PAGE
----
Britain Is Not Addicted to Punishing Criminals

Back at The Spectator, our judicious doctor pens another forceful critique of the dysfunctional and ineffective British criminal justice system.

Punishment is not therapy for the soul, though it would be good if it acted in this way. The criminal justice system should always remember that it is not the medical profession for those who break the law.

Labour’s Unfortunate Winning Recipe

Over at City Journal, the astute doctor examines the British election results, which saw a well-deserved demolition of the ‘Conservative’ Party at the hands of an alternative even worse: Starmer’s leftist Labour Party.

No government could have deserved to lose an election more than Rishi Sunak’s in Great Britain. Unfortunately, it does not follow that because a government deserves to lose an election that the opposition deserves to win. It is a persistent illusion among voters, however, that because things are bad, they can only get better. Alas, they can usually get worse—much worse.

A Very Innocent Man

In the July issue of The Critic, Theodore Dalrymple highlights some recent instances of incorrect and strange use of the English language, including by a former U.S. president, no less.

I don’t want to over-exaggerate the importance of such ill usage, but on the other hand, I don’t want to under-minimise it either. If we are not careful, we shall become hyper-insensitive to verbal solecisms.

Something Rotten in the State of the Whole Western World

In the July edition of New English Review, our concerned doctor dissects the current sad state of (Western) Europe, with particular focus on the disastrous Swedish experiment of importing unassimilable, backward migrants en masse.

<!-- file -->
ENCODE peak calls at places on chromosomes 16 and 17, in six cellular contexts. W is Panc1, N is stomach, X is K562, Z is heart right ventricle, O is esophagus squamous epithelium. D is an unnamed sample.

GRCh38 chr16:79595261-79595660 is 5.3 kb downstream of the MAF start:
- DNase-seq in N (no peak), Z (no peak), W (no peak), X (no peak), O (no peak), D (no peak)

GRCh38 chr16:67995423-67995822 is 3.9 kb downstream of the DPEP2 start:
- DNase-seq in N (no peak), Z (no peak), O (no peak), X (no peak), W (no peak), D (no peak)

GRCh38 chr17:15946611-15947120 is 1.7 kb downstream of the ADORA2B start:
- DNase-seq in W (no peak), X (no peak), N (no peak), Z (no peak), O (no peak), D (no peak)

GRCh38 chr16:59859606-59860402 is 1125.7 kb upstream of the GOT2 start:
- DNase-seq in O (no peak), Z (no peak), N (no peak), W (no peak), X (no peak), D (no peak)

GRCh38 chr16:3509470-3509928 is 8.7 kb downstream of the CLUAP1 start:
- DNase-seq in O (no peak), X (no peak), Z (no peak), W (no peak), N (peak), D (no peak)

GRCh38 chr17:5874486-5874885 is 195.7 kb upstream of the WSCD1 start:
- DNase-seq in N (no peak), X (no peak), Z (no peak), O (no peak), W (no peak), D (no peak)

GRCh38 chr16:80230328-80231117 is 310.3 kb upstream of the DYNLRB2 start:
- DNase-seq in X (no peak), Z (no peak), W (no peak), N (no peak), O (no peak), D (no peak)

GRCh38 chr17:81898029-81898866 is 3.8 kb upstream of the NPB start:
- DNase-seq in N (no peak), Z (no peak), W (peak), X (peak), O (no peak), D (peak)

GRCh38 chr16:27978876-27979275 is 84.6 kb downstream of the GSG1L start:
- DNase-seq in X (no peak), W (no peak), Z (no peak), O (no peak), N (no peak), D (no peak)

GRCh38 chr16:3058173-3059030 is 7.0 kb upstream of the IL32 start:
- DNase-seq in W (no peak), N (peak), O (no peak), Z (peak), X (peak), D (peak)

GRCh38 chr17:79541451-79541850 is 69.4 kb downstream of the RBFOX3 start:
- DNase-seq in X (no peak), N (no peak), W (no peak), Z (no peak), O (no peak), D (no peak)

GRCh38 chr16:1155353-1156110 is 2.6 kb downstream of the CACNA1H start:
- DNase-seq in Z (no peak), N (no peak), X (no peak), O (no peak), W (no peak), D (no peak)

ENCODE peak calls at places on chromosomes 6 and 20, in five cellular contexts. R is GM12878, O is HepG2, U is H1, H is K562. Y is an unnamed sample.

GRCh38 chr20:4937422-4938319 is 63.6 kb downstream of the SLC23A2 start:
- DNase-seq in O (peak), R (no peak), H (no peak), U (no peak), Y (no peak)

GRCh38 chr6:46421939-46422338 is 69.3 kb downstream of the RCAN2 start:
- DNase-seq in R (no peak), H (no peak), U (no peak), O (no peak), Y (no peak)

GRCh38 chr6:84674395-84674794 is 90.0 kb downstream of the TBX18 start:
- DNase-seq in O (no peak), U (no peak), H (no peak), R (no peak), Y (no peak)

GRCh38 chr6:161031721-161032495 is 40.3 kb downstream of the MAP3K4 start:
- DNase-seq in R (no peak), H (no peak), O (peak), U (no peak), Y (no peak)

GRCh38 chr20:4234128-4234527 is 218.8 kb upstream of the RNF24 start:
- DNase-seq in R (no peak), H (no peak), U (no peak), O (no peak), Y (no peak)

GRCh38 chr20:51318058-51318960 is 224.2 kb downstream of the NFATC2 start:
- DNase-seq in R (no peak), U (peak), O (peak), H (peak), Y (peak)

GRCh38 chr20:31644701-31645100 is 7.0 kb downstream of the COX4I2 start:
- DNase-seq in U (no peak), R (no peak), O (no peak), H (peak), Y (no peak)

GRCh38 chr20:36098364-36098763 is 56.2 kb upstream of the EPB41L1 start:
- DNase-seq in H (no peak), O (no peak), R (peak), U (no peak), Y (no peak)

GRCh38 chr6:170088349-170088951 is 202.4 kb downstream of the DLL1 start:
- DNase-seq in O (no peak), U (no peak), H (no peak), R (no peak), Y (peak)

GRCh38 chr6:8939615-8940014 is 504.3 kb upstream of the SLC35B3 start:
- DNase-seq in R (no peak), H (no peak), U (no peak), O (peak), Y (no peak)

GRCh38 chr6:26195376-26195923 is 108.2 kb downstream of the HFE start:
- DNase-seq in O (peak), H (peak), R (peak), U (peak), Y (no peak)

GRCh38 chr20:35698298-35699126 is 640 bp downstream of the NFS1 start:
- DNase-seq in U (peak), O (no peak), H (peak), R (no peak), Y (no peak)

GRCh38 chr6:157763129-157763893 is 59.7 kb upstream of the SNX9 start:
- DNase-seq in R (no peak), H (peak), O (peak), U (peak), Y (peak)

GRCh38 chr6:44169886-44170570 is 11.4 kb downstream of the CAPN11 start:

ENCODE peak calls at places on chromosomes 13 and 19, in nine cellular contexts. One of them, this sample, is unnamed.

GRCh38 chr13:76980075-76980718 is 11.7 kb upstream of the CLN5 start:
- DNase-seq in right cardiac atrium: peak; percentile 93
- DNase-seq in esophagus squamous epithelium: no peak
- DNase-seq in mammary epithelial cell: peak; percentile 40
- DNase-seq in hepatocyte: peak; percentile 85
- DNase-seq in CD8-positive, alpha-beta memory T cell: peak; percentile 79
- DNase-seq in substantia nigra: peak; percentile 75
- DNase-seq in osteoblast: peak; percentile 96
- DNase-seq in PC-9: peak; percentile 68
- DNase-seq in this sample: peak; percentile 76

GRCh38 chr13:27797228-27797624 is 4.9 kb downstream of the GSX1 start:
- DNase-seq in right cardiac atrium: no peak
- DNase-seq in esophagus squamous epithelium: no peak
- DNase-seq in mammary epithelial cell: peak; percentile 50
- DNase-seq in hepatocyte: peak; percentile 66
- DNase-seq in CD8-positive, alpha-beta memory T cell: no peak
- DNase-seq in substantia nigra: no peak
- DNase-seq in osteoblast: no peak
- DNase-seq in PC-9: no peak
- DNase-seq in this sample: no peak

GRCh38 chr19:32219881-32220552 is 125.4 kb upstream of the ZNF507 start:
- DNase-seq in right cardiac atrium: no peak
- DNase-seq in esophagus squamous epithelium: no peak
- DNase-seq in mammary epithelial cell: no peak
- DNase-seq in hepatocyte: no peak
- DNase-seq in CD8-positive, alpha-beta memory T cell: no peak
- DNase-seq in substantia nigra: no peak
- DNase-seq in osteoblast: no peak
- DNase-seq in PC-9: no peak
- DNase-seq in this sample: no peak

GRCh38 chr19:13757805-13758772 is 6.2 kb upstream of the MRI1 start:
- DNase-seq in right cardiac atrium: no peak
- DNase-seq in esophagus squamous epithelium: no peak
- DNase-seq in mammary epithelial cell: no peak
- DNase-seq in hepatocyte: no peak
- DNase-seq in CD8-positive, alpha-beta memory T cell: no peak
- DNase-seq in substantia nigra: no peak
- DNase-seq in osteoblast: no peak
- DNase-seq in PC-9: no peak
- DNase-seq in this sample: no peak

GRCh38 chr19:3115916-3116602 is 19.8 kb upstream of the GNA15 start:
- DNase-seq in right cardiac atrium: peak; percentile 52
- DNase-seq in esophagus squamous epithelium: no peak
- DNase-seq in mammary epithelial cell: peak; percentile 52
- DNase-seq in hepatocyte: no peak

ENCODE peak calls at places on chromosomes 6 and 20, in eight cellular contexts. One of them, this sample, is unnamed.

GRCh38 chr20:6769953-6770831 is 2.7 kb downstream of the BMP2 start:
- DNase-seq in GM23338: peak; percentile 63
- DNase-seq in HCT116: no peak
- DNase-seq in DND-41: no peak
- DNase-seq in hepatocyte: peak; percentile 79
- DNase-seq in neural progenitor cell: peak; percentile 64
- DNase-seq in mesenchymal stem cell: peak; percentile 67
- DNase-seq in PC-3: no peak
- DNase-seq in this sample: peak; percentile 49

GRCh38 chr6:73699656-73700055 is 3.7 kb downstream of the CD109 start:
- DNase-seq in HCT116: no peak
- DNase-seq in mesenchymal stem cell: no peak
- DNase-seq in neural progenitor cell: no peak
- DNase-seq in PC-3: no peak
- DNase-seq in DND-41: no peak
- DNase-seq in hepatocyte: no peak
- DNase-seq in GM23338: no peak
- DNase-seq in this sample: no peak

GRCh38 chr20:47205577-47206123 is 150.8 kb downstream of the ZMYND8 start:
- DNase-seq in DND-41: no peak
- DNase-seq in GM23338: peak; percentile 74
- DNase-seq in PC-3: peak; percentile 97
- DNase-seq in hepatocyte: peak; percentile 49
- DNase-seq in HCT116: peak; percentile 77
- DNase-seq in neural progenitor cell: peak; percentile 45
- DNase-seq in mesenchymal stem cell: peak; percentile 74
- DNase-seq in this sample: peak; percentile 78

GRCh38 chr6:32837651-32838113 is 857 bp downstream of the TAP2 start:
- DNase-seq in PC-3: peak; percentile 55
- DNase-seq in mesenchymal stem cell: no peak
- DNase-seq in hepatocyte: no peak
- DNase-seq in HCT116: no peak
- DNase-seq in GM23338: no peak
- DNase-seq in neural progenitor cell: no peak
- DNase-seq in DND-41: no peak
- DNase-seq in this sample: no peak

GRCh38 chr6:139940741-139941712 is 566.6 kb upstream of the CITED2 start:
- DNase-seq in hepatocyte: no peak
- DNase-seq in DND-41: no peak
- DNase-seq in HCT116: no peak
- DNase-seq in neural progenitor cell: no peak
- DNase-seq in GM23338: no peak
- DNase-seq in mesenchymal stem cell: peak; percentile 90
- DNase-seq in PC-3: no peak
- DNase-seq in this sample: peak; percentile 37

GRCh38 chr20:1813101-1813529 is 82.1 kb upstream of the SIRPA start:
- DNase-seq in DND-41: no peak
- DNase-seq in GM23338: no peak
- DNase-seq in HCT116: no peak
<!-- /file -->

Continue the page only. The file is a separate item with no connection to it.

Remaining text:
But I think that there was more to it than mere grandiosity, something deeper and more general in Europe as a whole, at least among what might be called the intellectual classes: namely a loss of the right of Europe to exist as a civilisation except as an object of criticism, reprehension and even hatred, the reasons for which loss are no doubt multiple and impossible to designate with absolute certainty.

The Mind of Macron

In this week’s Takimag, the good doctor gets inside the mind of the French president in order to understand his decision to dissolve the National Assembly following his technocratic party’s disastrous showing in the European Parliament elections.

Fear of finding something worse is what keeps a lot of politicians in power in representative democracies; and M. Macron, nanny to the nation, might hope that the French people realize in time that there are far worse people than he in the political menagerie.

Watch Out, Alcoholics and Mrs T.

Back at The Oldie, Prof. Dalrymple explains the symptoms of and possible remedies for Dupuytren’s contracture, which is a thickening of tissues in the palm of the hand. How fascinating, Doctor…

This illustrates a general point: that it may be necessary to wait for some time before differences in the results of treatments manifest themselves. Immediate results may be deceptive.

It’s a Crime

Over at Takimag, our disillusioned doctor reflects on a book about the deteriorating public safety in Britain and the accompanying apathy from the British police and criminal justice system.

Nothing succeeds like failure. Whether it be in education, social security, health care, infrastructure, border control, armed forces, etc., the whole apparatus now touches nothing that it does not cause to decay. No wonder that disenchantment is widespread and that people, no doubt naively, turn to alternatives.

Prophetic Warnings

In the June issue of The Critic, our critical doctor calls out The Economist for the incorrect use of the word “prophetic” in a headline related to a Macron prediction.

The problem with the term “prophetic warning” is that the content of the warning is thereby taken as established fact. If it is established fact, then one must act upon it as if it were such a fact. This might have dangerous consequences.